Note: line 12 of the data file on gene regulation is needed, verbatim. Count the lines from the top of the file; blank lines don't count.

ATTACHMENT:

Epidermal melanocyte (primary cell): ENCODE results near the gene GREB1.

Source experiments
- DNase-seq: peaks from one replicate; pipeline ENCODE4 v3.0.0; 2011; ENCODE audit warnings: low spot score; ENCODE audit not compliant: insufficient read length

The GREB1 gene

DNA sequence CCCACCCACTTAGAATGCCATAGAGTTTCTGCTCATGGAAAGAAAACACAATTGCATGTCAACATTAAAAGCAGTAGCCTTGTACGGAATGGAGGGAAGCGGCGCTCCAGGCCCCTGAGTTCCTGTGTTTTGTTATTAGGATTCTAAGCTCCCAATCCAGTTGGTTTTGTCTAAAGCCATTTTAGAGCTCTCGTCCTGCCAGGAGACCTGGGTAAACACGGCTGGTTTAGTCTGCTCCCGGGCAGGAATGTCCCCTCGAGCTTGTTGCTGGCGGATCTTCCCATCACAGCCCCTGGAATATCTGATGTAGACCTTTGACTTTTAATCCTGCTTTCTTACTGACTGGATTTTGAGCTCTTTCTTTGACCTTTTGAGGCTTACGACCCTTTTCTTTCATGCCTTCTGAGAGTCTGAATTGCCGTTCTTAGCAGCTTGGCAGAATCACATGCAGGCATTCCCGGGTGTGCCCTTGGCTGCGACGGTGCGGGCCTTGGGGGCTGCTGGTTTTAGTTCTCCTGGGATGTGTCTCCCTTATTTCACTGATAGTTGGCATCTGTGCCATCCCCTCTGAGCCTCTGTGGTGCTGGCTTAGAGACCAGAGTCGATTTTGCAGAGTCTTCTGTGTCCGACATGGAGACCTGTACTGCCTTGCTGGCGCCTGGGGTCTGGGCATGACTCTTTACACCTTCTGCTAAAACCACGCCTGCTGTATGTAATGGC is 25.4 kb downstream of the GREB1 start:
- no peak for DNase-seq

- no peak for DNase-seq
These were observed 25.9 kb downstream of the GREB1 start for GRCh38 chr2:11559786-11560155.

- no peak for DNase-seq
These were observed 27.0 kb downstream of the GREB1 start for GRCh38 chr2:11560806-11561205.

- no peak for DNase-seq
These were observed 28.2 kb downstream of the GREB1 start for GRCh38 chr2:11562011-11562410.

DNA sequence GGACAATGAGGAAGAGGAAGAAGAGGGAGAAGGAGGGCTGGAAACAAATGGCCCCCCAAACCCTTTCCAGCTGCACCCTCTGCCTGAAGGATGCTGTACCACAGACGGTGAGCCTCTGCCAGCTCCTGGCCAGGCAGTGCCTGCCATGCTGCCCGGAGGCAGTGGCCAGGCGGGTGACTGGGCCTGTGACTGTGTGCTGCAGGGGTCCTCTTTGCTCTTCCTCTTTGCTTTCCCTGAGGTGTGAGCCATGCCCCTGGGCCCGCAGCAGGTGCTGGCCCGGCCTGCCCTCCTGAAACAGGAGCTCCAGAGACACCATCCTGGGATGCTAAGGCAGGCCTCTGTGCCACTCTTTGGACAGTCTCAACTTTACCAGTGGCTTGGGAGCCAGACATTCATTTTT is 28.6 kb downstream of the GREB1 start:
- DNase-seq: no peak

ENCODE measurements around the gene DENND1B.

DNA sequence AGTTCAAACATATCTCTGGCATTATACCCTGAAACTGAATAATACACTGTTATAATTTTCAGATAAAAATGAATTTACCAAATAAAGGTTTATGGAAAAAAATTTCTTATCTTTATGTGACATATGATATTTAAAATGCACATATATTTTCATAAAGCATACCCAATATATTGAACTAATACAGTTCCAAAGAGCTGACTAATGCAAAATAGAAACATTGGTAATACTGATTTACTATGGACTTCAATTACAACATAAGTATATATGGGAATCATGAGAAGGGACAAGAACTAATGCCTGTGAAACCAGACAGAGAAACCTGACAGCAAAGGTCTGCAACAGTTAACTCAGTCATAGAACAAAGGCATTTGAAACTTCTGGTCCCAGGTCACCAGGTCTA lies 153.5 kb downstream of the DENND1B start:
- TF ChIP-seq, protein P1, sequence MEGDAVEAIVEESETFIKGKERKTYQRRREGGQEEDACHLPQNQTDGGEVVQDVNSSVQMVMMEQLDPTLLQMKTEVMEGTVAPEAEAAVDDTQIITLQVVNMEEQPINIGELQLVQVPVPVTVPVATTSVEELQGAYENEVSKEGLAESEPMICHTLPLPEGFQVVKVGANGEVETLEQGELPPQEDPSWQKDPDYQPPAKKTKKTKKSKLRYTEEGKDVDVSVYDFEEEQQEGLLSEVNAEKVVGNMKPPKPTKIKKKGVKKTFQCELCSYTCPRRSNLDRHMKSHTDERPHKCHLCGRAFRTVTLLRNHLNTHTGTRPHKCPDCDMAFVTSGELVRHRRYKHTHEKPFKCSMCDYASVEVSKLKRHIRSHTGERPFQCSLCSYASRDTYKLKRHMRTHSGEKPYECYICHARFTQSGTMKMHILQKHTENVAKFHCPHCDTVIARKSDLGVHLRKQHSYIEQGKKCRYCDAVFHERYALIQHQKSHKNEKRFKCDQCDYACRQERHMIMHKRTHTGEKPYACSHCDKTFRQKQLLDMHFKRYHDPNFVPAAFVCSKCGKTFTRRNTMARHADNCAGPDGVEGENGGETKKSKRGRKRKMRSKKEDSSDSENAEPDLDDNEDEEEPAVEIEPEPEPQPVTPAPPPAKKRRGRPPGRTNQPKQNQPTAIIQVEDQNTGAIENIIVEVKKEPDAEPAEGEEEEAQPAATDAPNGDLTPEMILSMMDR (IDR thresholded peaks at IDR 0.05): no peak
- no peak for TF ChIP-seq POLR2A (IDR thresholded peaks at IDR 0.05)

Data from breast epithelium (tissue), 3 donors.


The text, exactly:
These were observed 28.2 kb downstream of the GREB1 start for GRCh38 chr2:11562011-11562410.